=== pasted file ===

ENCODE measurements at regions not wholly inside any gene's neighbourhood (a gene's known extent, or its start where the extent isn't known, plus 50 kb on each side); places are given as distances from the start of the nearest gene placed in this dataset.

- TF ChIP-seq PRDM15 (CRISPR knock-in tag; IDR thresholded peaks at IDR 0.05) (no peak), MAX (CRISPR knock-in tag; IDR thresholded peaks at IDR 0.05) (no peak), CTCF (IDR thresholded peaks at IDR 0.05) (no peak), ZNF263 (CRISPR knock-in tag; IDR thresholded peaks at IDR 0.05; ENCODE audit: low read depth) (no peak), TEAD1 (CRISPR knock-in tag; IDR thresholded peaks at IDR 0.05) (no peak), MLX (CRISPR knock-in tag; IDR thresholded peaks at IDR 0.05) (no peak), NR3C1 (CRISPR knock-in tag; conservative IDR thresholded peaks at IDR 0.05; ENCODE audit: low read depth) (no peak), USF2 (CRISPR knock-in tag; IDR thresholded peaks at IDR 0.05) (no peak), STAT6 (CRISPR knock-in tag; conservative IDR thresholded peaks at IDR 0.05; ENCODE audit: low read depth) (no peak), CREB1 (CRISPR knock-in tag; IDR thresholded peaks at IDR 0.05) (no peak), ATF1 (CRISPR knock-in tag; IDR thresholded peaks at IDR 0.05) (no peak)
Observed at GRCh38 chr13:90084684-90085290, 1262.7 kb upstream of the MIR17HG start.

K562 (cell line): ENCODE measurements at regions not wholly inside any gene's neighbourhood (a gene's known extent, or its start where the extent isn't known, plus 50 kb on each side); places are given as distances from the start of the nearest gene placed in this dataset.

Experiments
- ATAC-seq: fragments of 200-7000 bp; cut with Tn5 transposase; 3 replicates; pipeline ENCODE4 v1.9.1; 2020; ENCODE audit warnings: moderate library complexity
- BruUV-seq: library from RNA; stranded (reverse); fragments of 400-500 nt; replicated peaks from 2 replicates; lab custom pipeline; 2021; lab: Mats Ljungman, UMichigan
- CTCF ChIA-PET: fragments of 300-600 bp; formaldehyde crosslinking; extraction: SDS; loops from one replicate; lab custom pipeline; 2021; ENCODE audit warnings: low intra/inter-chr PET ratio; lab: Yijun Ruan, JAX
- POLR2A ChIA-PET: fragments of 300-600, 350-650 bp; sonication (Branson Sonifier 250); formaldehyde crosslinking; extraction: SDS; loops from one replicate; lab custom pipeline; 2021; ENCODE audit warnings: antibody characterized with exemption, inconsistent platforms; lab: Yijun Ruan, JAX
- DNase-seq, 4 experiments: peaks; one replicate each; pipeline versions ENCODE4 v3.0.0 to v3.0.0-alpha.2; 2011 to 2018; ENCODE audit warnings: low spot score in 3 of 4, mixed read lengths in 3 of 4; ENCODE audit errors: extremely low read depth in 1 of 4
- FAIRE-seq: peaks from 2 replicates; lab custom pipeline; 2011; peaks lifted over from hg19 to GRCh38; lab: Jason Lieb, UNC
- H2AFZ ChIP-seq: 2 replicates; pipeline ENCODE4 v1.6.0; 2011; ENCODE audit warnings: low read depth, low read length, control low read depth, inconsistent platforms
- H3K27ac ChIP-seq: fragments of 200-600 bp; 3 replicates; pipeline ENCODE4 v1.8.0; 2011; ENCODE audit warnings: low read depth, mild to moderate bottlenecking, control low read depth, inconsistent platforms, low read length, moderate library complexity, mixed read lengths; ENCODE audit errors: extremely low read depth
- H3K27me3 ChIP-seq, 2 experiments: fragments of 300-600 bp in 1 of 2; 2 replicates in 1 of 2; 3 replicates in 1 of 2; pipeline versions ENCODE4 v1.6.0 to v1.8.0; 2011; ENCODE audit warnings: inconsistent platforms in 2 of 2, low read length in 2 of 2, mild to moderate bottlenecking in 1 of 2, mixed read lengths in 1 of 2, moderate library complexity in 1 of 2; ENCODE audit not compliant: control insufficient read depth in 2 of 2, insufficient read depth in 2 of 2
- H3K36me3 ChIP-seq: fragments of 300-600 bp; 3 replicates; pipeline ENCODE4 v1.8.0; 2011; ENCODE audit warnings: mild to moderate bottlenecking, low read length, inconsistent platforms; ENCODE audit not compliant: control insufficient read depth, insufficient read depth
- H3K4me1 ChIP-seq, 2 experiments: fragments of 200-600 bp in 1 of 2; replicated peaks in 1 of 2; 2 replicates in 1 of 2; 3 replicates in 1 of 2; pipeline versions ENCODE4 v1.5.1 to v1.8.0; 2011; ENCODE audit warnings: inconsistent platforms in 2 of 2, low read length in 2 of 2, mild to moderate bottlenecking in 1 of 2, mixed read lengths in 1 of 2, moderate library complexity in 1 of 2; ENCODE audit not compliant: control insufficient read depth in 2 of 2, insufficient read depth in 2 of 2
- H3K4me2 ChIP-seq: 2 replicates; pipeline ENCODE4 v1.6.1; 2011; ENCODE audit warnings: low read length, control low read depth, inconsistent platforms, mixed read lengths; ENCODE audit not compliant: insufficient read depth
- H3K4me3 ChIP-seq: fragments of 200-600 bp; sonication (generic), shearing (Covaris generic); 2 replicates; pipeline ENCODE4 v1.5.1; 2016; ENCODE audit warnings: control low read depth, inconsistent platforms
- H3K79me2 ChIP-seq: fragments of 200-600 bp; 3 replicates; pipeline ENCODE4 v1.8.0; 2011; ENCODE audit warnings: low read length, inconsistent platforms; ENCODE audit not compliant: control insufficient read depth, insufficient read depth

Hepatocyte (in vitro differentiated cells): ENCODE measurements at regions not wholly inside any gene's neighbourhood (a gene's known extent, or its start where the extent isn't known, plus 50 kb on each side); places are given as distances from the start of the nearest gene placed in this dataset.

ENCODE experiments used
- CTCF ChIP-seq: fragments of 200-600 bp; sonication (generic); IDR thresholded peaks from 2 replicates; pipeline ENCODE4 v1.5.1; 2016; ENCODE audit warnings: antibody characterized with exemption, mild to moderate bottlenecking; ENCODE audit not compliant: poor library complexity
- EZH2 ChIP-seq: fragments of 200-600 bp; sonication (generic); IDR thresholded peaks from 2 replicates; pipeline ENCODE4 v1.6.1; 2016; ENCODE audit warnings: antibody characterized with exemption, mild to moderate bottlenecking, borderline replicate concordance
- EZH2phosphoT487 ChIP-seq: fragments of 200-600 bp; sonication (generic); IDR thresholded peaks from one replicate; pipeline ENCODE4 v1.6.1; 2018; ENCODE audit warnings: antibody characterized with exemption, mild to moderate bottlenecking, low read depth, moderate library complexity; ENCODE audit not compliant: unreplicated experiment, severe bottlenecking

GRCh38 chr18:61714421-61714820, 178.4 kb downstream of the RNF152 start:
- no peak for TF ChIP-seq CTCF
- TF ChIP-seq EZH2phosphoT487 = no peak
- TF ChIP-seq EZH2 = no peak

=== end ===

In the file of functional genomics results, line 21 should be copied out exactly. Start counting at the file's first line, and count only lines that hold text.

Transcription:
ENCODE experiments used